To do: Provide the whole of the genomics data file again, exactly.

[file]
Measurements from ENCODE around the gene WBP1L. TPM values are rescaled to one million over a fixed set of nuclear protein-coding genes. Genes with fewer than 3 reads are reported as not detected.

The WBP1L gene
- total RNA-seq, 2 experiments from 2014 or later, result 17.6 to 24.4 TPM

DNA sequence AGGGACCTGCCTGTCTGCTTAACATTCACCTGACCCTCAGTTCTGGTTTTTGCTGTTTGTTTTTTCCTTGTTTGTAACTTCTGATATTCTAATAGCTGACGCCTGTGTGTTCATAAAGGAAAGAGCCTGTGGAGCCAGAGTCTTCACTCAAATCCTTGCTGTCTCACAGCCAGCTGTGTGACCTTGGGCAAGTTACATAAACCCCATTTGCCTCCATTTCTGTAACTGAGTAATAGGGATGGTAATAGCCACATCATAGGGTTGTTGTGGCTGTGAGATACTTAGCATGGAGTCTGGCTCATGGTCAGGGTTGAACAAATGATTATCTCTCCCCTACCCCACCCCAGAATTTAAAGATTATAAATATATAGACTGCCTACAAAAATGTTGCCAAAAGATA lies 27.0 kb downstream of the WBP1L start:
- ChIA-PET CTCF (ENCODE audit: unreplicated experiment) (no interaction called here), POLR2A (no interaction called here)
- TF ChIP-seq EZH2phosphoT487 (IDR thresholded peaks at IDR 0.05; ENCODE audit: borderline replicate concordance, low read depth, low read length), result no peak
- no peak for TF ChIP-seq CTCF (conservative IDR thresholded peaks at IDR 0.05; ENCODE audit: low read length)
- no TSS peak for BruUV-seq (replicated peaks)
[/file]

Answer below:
Measurements from ENCODE around the gene WBP1L. TPM values are rescaled to one million over a fixed set of nuclear protein-coding genes. Genes with fewer than 3 reads are reported as not detected.

The WBP1L gene
- total RNA-seq, 2 experiments from 2014 or later, result 17.6 to 24.4 TPM

DNA sequence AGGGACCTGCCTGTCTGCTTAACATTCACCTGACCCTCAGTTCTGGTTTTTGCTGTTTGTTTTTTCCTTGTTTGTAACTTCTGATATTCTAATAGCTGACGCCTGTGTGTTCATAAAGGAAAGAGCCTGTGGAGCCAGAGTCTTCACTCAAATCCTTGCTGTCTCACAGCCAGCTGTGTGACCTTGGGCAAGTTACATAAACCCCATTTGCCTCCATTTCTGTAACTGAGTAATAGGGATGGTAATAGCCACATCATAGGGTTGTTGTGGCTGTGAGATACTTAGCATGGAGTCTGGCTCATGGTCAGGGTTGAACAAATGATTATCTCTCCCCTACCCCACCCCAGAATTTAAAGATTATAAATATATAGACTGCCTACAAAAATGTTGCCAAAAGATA lies 27.0 kb downstream of the WBP1L start:
- ChIA-PET CTCF (ENCODE audit: unreplicated experiment) (no interaction called here), POLR2A (no interaction called here)
- TF ChIP-seq EZH2phosphoT487 (IDR thresholded peaks at IDR 0.05; ENCODE audit: borderline replicate concordance, low read depth, low read length), result no peak
- no peak for TF ChIP-seq CTCF (conservative IDR thresholded peaks at IDR 0.05; ENCODE audit: low read length)
- no TSS peak for BruUV-seq (replicated peaks)